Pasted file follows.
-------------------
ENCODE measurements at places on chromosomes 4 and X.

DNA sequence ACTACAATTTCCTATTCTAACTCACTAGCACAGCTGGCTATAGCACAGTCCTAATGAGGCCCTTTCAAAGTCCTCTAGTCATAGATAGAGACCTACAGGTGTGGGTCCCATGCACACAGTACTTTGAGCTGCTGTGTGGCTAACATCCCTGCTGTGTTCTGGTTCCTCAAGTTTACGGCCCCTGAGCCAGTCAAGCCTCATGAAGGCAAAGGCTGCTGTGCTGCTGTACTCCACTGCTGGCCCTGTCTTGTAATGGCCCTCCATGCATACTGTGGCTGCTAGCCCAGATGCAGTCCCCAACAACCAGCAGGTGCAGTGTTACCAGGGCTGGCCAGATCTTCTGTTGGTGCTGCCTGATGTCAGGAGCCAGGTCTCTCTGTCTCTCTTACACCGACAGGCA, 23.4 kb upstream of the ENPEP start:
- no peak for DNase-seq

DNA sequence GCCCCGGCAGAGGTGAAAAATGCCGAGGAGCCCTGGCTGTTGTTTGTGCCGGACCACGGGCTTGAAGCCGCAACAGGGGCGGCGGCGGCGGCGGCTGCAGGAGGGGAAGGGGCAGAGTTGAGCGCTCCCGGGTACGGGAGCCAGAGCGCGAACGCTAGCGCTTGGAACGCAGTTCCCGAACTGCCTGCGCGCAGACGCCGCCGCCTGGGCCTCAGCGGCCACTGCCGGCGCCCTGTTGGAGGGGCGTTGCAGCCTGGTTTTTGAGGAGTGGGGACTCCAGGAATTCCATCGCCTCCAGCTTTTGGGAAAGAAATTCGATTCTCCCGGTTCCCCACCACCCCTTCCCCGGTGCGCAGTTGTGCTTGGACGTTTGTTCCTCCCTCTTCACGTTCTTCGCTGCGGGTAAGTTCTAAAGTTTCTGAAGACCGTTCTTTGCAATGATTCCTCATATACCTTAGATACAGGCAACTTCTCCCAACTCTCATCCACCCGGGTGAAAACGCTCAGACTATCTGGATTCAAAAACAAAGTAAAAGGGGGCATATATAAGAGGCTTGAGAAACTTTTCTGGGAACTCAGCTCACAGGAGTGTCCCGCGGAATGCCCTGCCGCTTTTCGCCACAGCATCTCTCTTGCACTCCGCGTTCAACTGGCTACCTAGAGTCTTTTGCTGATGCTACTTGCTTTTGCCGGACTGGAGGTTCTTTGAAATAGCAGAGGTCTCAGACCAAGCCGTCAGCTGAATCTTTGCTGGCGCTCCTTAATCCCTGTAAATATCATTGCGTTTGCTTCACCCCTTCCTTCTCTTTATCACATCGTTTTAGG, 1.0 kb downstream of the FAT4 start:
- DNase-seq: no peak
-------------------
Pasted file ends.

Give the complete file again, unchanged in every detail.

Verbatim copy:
ENCODE measurements at places on chromosomes 4 and X.

DNA sequence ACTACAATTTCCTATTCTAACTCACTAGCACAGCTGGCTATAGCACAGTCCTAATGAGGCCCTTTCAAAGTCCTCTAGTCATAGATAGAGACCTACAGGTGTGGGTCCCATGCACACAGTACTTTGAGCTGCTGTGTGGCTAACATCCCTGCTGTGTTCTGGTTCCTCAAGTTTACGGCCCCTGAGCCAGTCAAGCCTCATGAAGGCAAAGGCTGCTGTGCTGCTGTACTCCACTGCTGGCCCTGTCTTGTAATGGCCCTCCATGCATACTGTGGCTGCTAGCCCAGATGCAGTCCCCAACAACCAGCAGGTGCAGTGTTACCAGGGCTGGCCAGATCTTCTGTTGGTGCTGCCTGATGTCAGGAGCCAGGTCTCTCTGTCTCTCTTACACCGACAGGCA, 23.4 kb upstream of the ENPEP start:
- no peak for DNase-seq

DNA sequence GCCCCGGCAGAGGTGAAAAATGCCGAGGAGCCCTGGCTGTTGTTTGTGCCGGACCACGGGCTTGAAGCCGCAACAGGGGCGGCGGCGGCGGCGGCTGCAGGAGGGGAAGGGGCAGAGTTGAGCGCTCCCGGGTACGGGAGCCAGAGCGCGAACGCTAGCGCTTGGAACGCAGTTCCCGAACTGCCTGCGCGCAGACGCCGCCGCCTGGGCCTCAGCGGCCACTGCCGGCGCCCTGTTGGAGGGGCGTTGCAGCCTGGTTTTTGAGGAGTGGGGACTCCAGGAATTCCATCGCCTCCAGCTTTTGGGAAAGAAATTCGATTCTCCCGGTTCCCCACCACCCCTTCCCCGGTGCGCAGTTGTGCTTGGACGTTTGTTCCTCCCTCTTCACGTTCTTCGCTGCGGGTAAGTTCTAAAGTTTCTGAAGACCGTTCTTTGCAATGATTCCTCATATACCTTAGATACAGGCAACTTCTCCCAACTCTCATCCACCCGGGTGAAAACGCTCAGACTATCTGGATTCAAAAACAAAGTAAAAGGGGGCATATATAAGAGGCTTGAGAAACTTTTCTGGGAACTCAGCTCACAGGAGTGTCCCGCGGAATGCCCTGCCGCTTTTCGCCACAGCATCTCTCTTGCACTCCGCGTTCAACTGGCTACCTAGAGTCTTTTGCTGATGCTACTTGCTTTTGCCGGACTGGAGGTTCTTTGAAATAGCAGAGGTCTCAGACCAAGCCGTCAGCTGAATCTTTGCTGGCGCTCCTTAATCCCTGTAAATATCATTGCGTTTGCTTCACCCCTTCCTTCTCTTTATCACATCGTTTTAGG, 1.0 kb downstream of the FAT4 start:
- DNase-seq: no peak